New govt should abolish short-term capital gains tax, open market to NRIs
May, 12th 2014
What do you think are the most important reforms required in the capital markets that the new government should focus on to provide a direction and boost to the capital markets?
I am of the view that the policy framework must address the macro-level issues to boost confidence in the economy. The economic growth happens either through accelerated investments or through higher levels of consumption, which increases incomes and investments.
In order to give a policy-level boost to the capital market, the new government should abolish short-term capital gains tax on equity investments. A lot of the unholy overseas structures for investments into India will also disappear with this initiative. Today the investors are worried about harassment by the I-T department and are faced with unmanageable amounts of paper work, inspections and investigations.
The market should be thrown open to NRIs without putting a number of conditions as it is today. Similarly, capital market should be thrown open to foreign investors — individual and institutional, as long as the money flows in through regulated sources. As of now, the conditions attached and procedures to be followed are not simple and are suitable only for professional investment institutions.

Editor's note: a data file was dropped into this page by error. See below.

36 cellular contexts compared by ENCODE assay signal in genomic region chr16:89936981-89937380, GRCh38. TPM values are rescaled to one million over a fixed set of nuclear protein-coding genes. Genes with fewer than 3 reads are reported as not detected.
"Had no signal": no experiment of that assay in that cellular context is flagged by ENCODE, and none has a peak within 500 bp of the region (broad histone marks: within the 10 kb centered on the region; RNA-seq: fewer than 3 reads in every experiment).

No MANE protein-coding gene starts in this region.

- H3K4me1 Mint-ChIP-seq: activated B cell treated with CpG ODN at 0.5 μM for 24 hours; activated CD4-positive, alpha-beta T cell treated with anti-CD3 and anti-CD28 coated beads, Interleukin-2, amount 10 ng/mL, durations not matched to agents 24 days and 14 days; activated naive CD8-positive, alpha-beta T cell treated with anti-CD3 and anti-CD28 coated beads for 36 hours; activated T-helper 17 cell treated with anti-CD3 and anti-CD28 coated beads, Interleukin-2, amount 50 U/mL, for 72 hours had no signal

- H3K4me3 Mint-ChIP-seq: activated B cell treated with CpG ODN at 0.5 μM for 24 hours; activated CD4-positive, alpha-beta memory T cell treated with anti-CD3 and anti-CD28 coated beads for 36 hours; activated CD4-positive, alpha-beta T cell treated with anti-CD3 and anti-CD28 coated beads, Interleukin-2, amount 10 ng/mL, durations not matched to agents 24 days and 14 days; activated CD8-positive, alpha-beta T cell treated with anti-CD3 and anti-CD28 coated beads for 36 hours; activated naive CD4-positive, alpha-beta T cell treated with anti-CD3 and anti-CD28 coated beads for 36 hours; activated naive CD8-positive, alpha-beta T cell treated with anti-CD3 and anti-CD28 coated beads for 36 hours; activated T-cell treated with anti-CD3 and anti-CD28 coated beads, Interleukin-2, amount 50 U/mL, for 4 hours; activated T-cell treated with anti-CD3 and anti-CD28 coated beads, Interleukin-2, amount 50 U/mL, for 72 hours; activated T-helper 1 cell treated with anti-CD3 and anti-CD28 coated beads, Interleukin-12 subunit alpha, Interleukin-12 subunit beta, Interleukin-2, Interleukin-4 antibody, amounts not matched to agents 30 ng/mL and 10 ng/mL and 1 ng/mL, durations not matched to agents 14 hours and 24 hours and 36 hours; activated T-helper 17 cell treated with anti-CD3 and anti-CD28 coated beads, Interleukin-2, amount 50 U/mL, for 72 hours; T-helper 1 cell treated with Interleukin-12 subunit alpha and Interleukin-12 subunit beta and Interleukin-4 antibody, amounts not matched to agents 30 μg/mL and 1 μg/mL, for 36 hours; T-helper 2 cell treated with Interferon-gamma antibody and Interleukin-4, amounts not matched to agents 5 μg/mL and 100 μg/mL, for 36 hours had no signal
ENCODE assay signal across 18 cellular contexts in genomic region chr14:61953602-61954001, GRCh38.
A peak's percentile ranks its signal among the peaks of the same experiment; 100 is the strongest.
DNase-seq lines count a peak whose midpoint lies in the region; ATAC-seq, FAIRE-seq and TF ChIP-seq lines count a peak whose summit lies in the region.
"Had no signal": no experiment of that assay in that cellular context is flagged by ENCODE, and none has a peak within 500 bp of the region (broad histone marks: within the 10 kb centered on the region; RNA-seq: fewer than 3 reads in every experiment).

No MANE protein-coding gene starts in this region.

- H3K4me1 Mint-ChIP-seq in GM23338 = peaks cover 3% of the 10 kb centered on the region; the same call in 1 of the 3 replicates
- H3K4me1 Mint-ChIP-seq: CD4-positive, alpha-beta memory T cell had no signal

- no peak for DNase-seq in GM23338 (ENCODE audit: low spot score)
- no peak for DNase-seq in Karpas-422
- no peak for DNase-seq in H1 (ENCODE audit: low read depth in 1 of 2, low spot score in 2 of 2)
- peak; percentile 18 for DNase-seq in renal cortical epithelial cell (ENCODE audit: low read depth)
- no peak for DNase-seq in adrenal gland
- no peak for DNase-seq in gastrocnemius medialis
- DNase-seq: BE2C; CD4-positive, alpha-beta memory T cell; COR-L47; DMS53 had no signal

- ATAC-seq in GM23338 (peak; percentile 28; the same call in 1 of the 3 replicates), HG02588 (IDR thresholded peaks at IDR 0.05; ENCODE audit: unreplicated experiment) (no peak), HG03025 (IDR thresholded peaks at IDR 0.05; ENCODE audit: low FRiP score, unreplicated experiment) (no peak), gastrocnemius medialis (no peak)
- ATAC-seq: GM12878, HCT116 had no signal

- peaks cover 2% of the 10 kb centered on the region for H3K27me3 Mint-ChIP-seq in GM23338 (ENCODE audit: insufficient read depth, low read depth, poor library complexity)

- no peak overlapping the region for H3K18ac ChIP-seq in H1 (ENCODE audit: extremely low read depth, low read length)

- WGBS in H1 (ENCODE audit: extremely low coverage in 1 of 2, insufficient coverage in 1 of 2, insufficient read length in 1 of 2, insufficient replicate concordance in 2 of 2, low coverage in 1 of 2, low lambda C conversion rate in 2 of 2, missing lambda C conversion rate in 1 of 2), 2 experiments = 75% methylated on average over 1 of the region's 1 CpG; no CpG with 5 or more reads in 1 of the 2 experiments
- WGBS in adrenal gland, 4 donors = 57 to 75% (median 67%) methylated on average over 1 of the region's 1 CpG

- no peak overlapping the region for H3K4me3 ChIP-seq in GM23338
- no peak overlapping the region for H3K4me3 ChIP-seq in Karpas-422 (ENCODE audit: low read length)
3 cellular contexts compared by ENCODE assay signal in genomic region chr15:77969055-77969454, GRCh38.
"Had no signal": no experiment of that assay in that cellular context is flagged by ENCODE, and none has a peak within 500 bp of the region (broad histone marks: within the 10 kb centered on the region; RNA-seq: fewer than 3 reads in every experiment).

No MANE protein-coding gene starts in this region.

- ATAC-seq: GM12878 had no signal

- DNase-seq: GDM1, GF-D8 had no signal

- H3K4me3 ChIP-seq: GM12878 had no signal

What are the three things that come to your mind that lagged from the policy or regulatory front over the last five years and that affected the markets and overall growth? First and foremost, the country should have a functioning Parliament which was not the case over the last few years that ultimately resulted in the complete paralysis in law-making. A lot many bills, including many that are important for managing the country’s economy have been pending for years.
Secondly, there must be a decision that policy amendments will not be with retrospective effect. Of late there is a report that the I-T department has started issuing notices to all unlisted companies that issued shares in the past five years at a premium, asking them to show why the premium should not be taxed as income of the year!
Thirdly, settle all the environment-related disputes for the projects that have been started but are stuck due to a lack of policy clarity about the future. Above all, the single most definitive factor that adversely affected foreign direct investment into the country — ‘The Great Indian Corruption Story’ — must be reversed once and for